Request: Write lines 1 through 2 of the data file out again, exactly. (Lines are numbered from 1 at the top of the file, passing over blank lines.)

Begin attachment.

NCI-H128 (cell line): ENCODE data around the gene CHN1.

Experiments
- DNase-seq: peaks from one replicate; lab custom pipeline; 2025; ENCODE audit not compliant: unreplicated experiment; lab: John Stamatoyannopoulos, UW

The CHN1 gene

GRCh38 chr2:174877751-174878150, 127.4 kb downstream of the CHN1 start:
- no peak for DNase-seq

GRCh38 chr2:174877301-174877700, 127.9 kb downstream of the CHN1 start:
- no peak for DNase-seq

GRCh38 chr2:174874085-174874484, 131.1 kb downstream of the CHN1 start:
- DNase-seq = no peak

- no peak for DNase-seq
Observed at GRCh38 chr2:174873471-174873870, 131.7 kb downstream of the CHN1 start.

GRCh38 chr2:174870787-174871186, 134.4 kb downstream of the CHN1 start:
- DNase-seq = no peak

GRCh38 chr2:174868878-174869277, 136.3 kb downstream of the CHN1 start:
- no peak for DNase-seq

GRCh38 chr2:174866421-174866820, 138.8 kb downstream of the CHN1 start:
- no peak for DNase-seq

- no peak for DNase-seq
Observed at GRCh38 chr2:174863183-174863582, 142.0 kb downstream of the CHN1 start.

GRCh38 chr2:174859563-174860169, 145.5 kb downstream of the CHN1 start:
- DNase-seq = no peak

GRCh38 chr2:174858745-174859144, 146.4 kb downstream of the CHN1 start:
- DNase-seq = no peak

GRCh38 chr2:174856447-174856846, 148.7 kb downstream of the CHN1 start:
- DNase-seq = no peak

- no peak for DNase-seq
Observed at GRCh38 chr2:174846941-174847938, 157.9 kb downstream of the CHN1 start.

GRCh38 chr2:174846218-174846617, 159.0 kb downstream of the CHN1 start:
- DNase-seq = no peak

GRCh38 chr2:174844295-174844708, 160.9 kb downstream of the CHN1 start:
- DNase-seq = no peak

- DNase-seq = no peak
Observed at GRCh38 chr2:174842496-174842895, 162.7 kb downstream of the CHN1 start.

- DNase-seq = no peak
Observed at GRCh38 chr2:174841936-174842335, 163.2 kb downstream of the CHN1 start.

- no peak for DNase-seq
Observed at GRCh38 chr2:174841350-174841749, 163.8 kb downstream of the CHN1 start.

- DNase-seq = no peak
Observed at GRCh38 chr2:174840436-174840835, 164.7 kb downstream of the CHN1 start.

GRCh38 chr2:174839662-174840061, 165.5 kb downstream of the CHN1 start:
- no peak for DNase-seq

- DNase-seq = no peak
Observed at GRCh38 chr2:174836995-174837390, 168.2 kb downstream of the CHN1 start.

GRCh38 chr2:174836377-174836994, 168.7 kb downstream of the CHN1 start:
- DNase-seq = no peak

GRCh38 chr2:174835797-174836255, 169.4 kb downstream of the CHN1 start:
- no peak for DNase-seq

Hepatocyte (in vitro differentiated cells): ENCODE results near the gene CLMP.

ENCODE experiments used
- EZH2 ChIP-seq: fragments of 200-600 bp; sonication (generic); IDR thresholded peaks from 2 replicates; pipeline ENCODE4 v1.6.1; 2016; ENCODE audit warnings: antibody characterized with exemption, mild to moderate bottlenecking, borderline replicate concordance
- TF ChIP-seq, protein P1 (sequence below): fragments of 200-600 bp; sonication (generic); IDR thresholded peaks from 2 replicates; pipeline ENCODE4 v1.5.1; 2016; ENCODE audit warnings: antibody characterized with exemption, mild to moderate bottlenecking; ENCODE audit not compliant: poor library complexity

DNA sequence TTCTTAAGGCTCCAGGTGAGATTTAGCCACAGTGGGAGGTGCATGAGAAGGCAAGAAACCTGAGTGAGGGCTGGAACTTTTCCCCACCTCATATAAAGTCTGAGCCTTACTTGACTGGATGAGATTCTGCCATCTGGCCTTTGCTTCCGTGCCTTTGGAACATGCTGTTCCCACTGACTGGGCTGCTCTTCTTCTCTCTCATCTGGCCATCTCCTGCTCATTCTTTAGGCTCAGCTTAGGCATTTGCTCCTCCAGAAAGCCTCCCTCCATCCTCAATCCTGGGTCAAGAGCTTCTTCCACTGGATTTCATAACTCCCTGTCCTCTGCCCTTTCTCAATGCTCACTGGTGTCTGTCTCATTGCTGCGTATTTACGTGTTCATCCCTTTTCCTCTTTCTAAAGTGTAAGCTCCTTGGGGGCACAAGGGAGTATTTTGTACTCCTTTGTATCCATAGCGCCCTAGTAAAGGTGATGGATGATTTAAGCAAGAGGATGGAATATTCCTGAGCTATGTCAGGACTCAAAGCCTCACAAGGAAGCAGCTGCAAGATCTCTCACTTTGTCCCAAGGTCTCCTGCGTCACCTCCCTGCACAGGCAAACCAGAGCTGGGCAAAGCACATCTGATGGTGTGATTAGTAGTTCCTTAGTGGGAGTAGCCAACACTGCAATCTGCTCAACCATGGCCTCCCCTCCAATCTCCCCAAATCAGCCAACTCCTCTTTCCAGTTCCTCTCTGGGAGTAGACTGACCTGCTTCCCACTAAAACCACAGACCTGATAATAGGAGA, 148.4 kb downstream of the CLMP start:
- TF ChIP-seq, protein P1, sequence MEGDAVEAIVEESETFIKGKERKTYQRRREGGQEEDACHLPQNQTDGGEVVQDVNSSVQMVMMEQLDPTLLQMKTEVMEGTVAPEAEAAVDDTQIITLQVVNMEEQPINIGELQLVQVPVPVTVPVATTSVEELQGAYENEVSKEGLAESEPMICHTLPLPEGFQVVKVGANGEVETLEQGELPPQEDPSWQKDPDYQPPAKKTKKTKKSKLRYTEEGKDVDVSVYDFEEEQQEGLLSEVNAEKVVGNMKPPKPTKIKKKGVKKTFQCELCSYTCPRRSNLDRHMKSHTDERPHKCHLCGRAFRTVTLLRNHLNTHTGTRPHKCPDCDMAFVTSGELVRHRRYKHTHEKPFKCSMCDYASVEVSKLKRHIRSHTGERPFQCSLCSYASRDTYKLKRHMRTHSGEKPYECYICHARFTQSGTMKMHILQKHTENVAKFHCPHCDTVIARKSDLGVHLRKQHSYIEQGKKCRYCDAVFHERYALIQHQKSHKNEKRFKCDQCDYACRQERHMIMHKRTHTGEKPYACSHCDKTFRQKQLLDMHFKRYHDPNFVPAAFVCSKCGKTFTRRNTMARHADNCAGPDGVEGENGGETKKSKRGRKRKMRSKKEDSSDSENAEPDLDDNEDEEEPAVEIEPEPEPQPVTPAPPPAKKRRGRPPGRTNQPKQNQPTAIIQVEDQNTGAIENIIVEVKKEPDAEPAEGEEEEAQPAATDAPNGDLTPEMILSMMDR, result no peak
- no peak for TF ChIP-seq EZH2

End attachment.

NCI-H128 (cell line): ENCODE data around the gene CHN1.

Experiments